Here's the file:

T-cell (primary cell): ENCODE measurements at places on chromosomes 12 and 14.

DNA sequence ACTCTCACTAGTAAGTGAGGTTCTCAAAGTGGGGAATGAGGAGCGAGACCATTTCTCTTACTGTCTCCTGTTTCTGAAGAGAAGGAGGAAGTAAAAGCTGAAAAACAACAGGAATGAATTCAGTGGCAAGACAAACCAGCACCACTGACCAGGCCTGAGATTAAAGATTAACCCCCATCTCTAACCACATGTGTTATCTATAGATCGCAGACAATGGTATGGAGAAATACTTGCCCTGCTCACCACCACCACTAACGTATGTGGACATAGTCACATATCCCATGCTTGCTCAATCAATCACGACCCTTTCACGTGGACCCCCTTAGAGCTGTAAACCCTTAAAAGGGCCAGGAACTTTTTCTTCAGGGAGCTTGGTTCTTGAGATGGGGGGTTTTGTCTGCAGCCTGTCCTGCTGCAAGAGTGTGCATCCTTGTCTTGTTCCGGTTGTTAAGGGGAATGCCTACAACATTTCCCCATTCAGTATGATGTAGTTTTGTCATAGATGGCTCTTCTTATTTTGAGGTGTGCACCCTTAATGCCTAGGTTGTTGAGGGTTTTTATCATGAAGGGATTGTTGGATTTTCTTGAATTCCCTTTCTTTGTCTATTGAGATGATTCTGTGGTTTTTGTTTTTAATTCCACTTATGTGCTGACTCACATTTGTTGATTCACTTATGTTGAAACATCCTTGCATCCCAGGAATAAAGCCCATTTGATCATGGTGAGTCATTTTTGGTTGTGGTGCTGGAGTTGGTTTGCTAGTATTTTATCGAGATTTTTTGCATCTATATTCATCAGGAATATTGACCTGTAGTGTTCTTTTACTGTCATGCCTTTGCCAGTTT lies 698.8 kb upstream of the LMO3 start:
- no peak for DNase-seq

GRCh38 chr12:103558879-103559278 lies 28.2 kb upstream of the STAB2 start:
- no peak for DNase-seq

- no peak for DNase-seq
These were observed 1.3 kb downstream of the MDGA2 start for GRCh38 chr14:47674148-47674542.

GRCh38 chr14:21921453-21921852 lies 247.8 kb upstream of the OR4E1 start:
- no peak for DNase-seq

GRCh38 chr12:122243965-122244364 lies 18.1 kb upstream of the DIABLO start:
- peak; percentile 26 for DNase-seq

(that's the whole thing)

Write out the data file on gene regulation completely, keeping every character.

T-cell (primary cell): ENCODE measurements at places on chromosomes 12 and 14.

DNA sequence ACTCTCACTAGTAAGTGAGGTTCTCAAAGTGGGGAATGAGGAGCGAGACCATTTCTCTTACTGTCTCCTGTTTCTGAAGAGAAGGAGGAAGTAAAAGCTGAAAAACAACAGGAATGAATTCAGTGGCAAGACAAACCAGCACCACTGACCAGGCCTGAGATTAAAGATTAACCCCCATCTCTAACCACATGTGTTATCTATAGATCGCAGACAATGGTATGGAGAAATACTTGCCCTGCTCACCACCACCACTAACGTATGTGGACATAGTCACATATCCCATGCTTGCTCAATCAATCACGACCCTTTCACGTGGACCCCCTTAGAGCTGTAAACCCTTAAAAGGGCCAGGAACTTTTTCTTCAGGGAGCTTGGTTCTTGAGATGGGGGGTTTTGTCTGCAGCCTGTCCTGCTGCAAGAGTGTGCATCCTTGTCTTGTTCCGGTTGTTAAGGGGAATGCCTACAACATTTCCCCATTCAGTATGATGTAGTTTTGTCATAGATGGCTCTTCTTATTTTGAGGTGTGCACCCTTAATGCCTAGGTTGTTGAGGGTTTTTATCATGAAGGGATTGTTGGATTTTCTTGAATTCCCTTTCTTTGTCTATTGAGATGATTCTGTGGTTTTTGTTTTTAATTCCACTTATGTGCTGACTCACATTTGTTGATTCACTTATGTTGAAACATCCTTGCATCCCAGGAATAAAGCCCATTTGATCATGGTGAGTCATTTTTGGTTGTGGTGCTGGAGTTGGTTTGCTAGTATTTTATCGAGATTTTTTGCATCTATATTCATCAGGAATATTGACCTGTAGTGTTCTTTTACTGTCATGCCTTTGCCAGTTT lies 698.8 kb upstream of the LMO3 start:
- no peak for DNase-seq

GRCh38 chr12:103558879-103559278 lies 28.2 kb upstream of the STAB2 start:
- no peak for DNase-seq

- no peak for DNase-seq
These were observed 1.3 kb downstream of the MDGA2 start for GRCh38 chr14:47674148-47674542.

GRCh38 chr14:21921453-21921852 lies 247.8 kb upstream of the OR4E1 start:
- no peak for DNase-seq

GRCh38 chr12:122243965-122244364 lies 18.1 kb upstream of the DIABLO start:
- peak; percentile 26 for DNase-seq